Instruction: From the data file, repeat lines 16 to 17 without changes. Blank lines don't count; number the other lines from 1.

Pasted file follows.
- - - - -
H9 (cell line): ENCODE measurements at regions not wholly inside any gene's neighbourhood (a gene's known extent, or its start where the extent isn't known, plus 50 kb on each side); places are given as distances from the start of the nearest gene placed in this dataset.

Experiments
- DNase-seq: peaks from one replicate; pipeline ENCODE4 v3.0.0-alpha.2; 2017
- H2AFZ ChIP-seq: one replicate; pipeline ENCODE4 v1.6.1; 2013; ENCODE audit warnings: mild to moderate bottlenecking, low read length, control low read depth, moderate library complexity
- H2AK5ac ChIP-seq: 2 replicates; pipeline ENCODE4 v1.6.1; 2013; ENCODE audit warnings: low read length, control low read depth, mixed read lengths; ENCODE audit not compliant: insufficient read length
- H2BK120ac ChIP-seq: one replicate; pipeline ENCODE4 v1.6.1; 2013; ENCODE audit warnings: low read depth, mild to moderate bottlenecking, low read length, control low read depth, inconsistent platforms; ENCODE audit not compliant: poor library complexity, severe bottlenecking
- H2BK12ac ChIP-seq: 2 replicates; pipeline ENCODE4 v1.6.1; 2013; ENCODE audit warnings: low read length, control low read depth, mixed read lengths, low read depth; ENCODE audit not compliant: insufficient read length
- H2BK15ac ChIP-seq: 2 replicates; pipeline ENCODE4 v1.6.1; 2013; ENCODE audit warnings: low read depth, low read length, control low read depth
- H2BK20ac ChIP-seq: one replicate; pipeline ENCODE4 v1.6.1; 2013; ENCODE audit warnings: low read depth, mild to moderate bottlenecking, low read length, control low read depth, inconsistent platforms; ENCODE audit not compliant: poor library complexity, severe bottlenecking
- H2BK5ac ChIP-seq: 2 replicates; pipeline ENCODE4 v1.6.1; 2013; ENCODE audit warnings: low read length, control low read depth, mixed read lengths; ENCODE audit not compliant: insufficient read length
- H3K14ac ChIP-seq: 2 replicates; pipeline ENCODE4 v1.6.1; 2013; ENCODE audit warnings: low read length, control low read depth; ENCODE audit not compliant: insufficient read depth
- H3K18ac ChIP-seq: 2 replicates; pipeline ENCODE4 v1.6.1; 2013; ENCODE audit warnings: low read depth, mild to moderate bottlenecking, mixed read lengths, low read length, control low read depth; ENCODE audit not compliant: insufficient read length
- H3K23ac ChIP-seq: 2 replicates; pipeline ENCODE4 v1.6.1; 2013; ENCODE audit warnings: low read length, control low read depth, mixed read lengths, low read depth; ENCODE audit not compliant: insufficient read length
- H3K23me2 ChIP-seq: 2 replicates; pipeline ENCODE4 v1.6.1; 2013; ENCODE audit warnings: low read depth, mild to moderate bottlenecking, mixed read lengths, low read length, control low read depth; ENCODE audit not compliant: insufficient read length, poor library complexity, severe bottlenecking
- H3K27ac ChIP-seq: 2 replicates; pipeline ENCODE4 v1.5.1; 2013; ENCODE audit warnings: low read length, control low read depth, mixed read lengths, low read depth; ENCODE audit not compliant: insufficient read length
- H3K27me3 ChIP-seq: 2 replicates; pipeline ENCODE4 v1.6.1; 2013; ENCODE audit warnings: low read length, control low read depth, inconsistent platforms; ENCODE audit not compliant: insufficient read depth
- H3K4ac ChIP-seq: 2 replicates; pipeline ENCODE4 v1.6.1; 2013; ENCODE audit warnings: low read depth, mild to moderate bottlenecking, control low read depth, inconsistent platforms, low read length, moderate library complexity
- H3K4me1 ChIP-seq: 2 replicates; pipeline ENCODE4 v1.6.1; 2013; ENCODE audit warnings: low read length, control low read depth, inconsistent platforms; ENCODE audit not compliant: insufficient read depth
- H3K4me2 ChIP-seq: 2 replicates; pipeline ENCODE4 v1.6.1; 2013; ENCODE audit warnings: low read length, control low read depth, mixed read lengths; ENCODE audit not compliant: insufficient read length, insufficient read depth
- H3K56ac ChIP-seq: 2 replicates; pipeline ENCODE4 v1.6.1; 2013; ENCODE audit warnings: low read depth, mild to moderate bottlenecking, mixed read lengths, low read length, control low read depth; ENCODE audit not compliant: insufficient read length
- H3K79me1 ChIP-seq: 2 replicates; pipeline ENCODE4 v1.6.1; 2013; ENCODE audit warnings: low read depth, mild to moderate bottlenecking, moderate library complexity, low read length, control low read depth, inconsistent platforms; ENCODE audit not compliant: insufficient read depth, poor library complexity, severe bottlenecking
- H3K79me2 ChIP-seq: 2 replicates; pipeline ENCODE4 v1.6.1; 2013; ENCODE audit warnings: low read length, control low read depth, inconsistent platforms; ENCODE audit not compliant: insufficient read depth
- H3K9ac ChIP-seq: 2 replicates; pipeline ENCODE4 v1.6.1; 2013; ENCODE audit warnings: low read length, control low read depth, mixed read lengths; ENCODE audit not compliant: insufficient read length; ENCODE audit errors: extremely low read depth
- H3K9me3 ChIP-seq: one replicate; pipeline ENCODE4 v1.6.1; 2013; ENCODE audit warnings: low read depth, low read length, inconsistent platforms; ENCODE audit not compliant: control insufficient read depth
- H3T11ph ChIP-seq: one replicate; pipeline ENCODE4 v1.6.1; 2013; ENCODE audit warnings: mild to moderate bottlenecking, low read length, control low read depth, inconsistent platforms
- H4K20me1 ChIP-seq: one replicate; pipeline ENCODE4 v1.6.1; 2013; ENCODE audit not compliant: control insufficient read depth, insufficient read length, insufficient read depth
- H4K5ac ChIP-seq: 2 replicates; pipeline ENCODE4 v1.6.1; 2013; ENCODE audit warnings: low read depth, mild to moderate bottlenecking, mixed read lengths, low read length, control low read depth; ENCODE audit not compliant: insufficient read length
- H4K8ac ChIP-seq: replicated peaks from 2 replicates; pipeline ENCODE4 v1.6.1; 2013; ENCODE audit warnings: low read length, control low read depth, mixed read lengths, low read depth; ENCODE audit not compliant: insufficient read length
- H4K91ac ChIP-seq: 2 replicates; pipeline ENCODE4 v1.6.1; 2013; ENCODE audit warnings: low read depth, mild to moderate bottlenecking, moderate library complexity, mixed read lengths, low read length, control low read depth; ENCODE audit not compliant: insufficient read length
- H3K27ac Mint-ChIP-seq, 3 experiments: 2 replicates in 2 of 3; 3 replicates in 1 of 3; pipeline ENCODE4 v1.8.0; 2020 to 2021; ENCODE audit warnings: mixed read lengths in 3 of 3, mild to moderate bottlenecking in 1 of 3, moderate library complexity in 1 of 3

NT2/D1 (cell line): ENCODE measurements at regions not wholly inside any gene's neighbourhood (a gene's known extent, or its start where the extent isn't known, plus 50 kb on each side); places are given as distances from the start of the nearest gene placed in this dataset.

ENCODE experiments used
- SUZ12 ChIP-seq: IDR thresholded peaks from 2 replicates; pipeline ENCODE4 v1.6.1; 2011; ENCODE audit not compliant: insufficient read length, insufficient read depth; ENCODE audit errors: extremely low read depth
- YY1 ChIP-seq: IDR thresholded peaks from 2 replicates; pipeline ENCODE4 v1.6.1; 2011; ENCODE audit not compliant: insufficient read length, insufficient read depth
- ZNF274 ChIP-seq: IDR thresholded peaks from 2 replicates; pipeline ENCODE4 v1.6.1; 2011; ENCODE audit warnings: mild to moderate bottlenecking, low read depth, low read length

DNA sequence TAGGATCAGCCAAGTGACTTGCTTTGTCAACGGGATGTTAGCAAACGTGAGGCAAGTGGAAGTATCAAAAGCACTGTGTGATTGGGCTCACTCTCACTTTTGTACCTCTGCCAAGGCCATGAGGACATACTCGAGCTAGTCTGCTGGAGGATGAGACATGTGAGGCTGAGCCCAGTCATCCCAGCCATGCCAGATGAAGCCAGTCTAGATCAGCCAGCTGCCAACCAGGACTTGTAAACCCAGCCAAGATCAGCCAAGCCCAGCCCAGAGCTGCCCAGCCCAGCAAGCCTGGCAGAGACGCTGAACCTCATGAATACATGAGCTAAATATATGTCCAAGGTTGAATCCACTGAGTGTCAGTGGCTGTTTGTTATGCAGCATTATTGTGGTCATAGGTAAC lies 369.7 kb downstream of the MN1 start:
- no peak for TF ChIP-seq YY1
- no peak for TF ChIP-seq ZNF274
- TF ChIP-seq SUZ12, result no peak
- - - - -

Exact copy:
- H3K27me3 ChIP-seq: 2 replicates; pipeline ENCODE4 v1.6.1; 2013; ENCODE audit warnings: low read length, control low read depth, inconsistent platforms; ENCODE audit not compliant: insufficient read depth
- H3K4ac ChIP-seq: 2 replicates; pipeline ENCODE4 v1.6.1; 2013; ENCODE audit warnings: low read depth, mild to moderate bottlenecking, control low read depth, inconsistent platforms, low read length, moderate library complexity